Self: self awareness and self management.
Others: social awareness and relationship skills.
Self: responsible decision-making skills that amalgamate the skills in the above two domains and propels into action.

The Casel wheel below illustrates this clearly.


Each of these five domains has several competencies that align with 21st century skills as well as multiple intelligences. It is extremely simple to pick up competencies from each of these domains for curricular integration. This ensures holistic SEL development in the student.

How do we integrate SEL into the curriculum? Very few schools have dedicated time for life skills. Moreover, it is amply proven that the best learning happens in context. Therefore I believe that it’s easier to integrate these competencies while teaching itself – irrespective of the subject.

This will help us explore the curriculum from the inner world to the outer world – a more long lasting and sustainable impact can be made than dispensing mere knowledge.
Sharing some examples below, but every topic or activity in every subject can easily be connected to an SEL competency.

  • Geography – volcanoes – SEL – bottling up emotions can be dangerous

  • Math – decimals – SEL – appreciating the small and simple pleasures in life
  • Science – Constellations – SEL – connect the dots and solve the problem

I hope these examples will provide a clue to the idea that I am proposing – of moving from inner to the outer world than vice versa.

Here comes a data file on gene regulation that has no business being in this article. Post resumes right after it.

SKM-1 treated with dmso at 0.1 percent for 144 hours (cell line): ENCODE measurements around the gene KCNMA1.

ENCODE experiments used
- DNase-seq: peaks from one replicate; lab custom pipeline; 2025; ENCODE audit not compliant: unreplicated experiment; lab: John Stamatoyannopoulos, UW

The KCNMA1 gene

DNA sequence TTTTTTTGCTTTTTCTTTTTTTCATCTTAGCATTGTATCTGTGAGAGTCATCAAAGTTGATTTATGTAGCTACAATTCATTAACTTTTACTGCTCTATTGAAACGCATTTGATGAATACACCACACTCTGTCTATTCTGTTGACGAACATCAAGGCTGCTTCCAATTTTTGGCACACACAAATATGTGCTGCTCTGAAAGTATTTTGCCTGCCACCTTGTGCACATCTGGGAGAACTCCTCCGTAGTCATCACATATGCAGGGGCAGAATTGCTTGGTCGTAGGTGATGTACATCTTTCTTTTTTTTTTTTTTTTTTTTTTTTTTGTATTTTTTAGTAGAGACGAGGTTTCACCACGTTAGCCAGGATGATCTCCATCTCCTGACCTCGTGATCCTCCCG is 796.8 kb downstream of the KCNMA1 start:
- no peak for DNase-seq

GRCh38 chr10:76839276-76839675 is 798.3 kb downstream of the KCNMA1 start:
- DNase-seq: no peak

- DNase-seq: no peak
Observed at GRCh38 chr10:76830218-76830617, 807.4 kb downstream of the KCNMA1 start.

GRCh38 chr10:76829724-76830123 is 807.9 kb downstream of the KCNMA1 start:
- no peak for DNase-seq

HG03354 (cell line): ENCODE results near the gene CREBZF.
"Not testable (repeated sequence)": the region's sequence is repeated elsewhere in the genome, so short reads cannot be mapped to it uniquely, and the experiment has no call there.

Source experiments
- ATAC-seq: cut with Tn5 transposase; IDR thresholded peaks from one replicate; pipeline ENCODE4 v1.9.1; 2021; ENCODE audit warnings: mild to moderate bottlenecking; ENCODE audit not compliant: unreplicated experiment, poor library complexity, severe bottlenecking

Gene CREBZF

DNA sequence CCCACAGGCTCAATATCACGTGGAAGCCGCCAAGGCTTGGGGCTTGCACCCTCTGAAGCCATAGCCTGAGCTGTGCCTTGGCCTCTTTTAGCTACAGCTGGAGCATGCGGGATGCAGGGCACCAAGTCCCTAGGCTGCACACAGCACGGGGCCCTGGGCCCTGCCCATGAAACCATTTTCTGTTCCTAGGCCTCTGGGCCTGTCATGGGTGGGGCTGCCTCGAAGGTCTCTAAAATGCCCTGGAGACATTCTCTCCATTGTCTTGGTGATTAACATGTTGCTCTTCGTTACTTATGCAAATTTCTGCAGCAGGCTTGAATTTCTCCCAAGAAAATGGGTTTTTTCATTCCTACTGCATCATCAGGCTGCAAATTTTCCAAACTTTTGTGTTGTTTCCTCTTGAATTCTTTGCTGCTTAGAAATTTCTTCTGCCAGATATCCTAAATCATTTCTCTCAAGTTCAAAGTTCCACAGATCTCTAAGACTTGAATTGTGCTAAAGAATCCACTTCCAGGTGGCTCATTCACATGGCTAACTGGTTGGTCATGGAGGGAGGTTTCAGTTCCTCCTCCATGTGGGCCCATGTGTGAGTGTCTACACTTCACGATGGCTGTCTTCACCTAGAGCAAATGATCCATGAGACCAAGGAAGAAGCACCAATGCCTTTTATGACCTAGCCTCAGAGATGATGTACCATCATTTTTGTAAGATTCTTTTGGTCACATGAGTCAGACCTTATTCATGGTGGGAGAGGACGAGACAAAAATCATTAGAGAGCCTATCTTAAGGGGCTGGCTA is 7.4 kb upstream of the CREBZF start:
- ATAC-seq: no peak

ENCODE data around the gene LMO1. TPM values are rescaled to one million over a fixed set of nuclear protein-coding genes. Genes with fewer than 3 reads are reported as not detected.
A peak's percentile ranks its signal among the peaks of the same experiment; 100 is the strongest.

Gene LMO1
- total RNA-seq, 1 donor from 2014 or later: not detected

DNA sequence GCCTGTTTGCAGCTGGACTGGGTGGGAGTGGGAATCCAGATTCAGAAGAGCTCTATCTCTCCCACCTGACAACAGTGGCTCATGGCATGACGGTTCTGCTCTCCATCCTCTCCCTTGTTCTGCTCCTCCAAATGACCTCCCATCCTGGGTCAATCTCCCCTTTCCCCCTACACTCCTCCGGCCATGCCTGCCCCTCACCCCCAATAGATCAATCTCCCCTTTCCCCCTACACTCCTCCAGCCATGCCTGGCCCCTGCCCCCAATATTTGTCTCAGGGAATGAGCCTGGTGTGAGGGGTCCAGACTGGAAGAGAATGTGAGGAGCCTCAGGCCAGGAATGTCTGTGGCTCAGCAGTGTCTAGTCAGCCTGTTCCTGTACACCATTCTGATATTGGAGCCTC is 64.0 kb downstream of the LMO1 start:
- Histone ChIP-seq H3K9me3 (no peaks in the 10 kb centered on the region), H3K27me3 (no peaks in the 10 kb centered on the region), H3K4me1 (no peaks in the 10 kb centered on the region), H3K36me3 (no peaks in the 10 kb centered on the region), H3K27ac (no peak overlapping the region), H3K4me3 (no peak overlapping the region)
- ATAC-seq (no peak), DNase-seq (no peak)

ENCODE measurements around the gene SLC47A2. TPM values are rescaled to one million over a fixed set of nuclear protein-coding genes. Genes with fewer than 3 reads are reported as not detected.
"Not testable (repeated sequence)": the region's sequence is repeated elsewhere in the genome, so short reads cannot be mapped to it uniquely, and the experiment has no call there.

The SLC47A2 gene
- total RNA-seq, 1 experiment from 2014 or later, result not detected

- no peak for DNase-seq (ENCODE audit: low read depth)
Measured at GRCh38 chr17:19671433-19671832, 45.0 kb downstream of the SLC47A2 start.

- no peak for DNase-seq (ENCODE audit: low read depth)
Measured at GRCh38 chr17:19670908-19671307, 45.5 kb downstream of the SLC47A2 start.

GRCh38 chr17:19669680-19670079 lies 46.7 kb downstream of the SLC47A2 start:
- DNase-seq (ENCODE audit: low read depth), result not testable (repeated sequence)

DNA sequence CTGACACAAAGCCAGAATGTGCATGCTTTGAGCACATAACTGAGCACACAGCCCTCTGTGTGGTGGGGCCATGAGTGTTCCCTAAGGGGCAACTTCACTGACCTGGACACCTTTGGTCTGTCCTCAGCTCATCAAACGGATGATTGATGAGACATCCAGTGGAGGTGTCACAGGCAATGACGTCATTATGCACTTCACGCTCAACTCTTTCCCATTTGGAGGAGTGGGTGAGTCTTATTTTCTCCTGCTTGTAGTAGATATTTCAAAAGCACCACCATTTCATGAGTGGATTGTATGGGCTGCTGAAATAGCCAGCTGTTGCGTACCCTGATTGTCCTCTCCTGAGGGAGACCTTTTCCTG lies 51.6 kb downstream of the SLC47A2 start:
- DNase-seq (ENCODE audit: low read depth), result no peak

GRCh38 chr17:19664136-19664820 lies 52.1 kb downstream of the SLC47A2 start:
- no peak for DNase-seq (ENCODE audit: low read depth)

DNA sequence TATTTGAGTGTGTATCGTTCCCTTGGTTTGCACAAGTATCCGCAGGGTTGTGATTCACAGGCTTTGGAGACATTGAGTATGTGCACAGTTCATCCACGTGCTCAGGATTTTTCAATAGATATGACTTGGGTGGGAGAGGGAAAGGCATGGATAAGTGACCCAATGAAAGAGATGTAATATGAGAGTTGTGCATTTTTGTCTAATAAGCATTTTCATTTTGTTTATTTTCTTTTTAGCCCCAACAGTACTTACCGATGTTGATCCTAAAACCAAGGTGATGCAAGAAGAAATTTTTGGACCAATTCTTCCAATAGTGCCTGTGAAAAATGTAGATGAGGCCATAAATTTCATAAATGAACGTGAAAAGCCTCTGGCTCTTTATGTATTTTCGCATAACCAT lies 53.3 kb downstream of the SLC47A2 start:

Viewed from this angle, the question, “Should a school be an everything school?” My answer is yes. The reason: if we believe that schools are not mere providers of knowledge (that even Google can give) and we have the responsibility as educators to develop holistic human beings, then we cannot absolve our role in building SEL skills in students.

Aristotle said educating the mind without educating the heart is no education at all! Hence, let every school become an Everything School that makes us proud of being educators and bringing about an inner transformation in the lives of those who we touch. Let us partner with parents than being on either side of the wall. The child is OURs, not Yours or Mine.

The author is an advisor to schools in school transformation, curriculum development and classroom methodology. She is the co-author of four series of textbooks published by the OUP, a certified ISO 21001 auditor, a counsellor and trained e-coach for students with anxiety from the Stanford School of Medicine and trained in creative thinking in the UK and activity based methods of teaching in Malaysia and Thailand. She can be reached at